The use of targeted nucleases to modify the genome of the malaria parasite Plasmodium falciparum is reported this week in a paper published in Nature Methods. This will enable genetic studies, including on drug resistance mechanisms, of this important human parasite.
Millions of people worldwide suffer from malaria, and drug resistance is a widespread problem in fighting the disease. Research on the protozoan parasites that cause malaria has been held back because of the lack of robust research tools, particularly those for manipulating the genome of these organisms.
Zinc-finger nucleases (ZFNs) can be designed to cleave and, consequently, to make changes at desired locations in the genomes of many species. They have been previously used to modify the genomes of flies, fish, yeast, worms, mice, rats and human cells, among others.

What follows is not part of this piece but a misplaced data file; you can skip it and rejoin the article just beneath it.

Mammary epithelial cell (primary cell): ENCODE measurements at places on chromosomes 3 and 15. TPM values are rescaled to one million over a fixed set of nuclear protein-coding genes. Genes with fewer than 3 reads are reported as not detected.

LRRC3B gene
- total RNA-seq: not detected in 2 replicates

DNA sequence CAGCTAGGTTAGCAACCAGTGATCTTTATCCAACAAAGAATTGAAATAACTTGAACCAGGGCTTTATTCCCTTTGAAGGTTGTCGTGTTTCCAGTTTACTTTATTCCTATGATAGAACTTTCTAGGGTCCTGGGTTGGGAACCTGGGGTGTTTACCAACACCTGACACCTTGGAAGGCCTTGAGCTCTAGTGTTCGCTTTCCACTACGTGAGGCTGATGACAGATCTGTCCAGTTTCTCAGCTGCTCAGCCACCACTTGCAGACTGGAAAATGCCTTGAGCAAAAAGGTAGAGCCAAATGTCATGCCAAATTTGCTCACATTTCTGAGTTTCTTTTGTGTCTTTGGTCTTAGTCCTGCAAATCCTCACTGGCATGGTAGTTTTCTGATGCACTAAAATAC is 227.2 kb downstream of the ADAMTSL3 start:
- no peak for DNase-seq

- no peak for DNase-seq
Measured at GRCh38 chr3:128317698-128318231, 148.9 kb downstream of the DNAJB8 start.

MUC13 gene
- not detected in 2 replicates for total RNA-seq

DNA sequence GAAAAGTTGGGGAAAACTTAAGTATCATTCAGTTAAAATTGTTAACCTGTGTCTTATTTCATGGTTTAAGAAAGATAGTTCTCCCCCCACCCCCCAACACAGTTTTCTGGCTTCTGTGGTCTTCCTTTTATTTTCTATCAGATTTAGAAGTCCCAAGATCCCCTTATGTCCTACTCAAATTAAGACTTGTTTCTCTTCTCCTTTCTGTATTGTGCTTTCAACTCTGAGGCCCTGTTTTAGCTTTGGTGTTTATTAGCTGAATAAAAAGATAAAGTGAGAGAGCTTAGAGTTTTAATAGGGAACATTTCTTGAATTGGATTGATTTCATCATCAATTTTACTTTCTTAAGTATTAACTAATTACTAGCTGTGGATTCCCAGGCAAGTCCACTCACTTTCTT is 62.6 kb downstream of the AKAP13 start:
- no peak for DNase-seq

David Fidock and colleagues report the use of these tools to modify the genome of the most lethal malaria parasite, P. falciparum. The parasite differs from other organisms in the nucleotide balance of its genome as well as in some aspects of its endogenous DNA repair machinery-factors that could have impaired the efficacy of ZFNs. But Fidock and colleagues show that these tools can be effectively used to manipulate the Plasmodium genome and use ZFNs to delete parasite genes, to replace one gene with another, and to make changes in gene sequence in an efficient and rapid manner.
Microbiology: Ancient plaque provides insights into dietary shiftsNature Communications
Neuroscience: Investigating pregnancy-related brain changesNature Communications
Palaeontology: New fossil was one of the largest marine turtles everScientific Reports
Immunology: Birth method may affect microbiome and response to vaccinationNature Communications